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By Jennifer Gwyn, dual trainee in Acute Medicine and Intensive Care Medicine

Why ITU needs medical trainees.ITU is not all about the airway“. This is a phrase I often find myself whispering under my breath. I am a dual trainee in Acute Medicine and Intensive Care Medicine and fell in love with Intensive Therapy Unit (ITU) during my medical Senior House Officer (SHO) years. When I found out about the stand-alone training programme I jumped at the opportunity to apply.

The interview

When I arrived at the interview I became apprehensive. I sat in the corner quietly overhearing all the chatter. “I went to a trauma call the other day, really difficult intubation, I was on nights last week as the ITU registrar“. The majority of the interviewees were anaesthetists who already had a lot of experience in ITU.  I felt like an imposter and my confidence started to dwindle. How can I compare to these people and their experience? Have I made the wrong decision?

However, I knew I really wanted to be an intensivist and I had prepared for the interview as if it were an exam. I just had to get this across to the interviewers. I stayed calm, methodical, passionate and confident throughout and was surprised how keen the panel members were to hear about my medical experience.

Sceptic colleagues

I have found it tough being a medic in a world of anaesthetists. There was a massive learning curve with all the anatomy, physics and physiology.

quote2The anaesthetist would question what I would bring to ITU: “But what if there’s a difficult intubation overnight? You are going to have to get me to come in and help”.

On a regular basis I would be assisting a theatre list and the anaesthetist would question what I would bring to ITU: “But what if there’s a difficult intubation overnight? You are going to have to get me to come in and help“.  I was getting the impression that some of my colleagues felt I would be adding to their workload. I felt like screaming: “ITU is not all about the airway!

I understand their concerns and I agree that if is there is a difficult airway I would need help but I am competent in intubating patients independently. I can insert invasive lines, alter ventilation strategies, interpret cardiac output results, manage the use of inotropes and vasopressors as well as transferring and stabalising critically unwell patients.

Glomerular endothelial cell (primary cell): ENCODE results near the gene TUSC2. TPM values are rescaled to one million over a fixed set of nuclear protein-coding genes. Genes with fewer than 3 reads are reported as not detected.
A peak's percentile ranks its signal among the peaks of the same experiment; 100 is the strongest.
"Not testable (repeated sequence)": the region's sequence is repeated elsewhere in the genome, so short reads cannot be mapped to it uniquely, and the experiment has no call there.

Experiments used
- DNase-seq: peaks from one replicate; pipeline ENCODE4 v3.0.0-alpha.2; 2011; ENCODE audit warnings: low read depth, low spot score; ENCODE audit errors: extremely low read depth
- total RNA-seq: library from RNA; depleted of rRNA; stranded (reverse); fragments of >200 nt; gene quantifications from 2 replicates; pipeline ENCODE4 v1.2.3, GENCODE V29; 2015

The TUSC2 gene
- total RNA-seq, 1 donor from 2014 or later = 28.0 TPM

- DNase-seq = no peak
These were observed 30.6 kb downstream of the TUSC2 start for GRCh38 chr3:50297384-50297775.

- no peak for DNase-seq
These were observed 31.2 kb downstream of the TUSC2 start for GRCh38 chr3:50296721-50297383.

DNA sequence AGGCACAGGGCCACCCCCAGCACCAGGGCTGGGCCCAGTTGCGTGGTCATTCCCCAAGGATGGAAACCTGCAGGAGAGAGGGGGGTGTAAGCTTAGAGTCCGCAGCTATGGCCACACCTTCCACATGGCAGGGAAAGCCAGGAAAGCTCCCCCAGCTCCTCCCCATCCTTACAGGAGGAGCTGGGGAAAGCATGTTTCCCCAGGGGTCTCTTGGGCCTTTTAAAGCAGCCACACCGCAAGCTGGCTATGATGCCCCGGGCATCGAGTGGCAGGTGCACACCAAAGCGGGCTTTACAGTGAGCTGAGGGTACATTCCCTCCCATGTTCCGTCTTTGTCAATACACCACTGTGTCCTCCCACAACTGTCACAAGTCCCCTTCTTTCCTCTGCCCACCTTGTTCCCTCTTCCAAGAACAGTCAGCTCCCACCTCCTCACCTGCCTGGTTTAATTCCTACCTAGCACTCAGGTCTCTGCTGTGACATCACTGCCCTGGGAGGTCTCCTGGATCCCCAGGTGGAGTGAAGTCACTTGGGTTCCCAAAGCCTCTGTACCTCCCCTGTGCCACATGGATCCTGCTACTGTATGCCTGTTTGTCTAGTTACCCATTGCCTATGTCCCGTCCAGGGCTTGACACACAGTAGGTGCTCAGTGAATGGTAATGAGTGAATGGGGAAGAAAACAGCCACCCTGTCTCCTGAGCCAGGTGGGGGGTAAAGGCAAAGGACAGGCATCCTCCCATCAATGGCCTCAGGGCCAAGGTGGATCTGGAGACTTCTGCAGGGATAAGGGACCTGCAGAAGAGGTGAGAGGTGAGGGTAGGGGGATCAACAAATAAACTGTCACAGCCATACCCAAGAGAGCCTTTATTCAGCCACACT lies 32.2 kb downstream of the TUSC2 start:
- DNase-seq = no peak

On top of that I feel that my medical experience gives me added diagnostic skills and management techniques, particularly as patients are getting older, have multiple co-morbidities and are receiving more complex medical treatments. This is as well as the interpersonal, team-working, leadership and communication skills that I have developed as a medical registrar.

More should apply

I have never had any negative comments from the intensivists I work with, but there are still a minority of anaesthetists who do not work on ITU regularly, and who will see me as a hindrance rather than a help.quote2

I hope that with more medical doctors joining the training programme we will see attitudes change over the years.

I always encourage and support any medical trainee who is interested in ITU as a career. I have found that many are put off applying, as they don’t feel that they are good enough, that it will be too difficult and that their colleagues will not accept them.

I hope that with more medical doctors joining the training programme we will see attitudes change over the years. I feel the best ITU care is driven by the complementary skills of a medical and anaesthetic team.

exclamationJennifer presenting at Career Day

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2 thoughts on “Being a medic in a world of anaesthetists

  1. I definitely agree that there should be more medics on ICUs in the UK. I would like nothing more than to reduce ICU’s dependence on Anaesthesia for airway issues: in some units, there is an over-reliance on the on-call Anaesthetist to provide airway support when the unit is staffed by junior clinical fellows out-of-hours, often post-FY2 doctors who have not had adequate training in airway skills. Until there is more funding for increased an ICM junior workforce, Anaesthetists will still be called in to provide support. I call on the ICS to lobby HEE and the other governing bodies for an increase in the number of ICM juniors getting recruited!

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    1. The subject of airway management in critical care medicine and the role of anaesthesia is grossly exaggerated. Consider other clinical areas in our hospitals requiring airway expertise: respiratory physicians performing bronchoscopies, including the OPD setting; the management of the newborn airway in obstetric suites; the PICU and of course the NICU, and not an anaesthetist in sight!
      All acute hospitals require a global approach to ‘acute airway problems’: these can occur in the ED, the ward, the OR and any critical care environment. It is expected that anaesthesia would play a role in the team approach to this issue.
      Airway management in the critical care unit is largely planned and thus managed in a predictive way.
      I have worked with many non- anaesthesia critical care trainees and have never had any concerns regarding airway issues, given appropriate training and support.
      Unfortunately I frequently see good medical trainees either give up their ICU career aspirations because of the ‘airway/anaesthesia’ issue or, worse still, pursue dual training simply to tick the gas box!

      Dr Gwyn raises a very important issue which is crucial to the development of UK critical care medicine.

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